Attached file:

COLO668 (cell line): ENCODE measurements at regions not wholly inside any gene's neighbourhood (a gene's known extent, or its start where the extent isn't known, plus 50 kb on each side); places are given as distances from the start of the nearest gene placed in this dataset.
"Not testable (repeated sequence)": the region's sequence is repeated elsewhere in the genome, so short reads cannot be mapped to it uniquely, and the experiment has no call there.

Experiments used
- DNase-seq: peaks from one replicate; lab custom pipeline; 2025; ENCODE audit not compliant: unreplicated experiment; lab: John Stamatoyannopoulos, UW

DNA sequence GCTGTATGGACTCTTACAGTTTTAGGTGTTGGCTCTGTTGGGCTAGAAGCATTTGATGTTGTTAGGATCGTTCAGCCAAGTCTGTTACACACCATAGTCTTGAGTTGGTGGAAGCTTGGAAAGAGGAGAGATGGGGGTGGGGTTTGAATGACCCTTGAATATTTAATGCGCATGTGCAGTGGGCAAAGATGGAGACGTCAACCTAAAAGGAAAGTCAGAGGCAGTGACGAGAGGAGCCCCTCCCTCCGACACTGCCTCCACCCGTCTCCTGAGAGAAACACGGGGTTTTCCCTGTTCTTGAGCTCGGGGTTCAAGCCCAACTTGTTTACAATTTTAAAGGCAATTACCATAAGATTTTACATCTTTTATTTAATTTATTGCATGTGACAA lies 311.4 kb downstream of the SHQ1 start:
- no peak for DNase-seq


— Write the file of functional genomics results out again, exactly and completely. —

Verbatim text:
COLO668 (cell line): ENCODE measurements at regions not wholly inside any gene's neighbourhood (a gene's known extent, or its start where the extent isn't known, plus 50 kb on each side); places are given as distances from the start of the nearest gene placed in this dataset.
"Not testable (repeated sequence)": the region's sequence is repeated elsewhere in the genome, so short reads cannot be mapped to it uniquely, and the experiment has no call there.

Experiments used
- DNase-seq: peaks from one replicate; lab custom pipeline; 2025; ENCODE audit not compliant: unreplicated experiment; lab: John Stamatoyannopoulos, UW

DNA sequence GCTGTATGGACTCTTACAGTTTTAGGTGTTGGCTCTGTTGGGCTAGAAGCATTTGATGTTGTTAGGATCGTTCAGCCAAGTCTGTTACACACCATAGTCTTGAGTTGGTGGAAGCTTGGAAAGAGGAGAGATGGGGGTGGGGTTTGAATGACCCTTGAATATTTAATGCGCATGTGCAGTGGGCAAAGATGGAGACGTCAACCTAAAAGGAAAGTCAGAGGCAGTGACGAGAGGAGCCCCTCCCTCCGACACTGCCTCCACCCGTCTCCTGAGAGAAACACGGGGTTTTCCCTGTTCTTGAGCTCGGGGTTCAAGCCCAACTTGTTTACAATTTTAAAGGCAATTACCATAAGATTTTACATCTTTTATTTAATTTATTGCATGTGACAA lies 311.4 kb downstream of the SHQ1 start:
- no peak for DNase-seq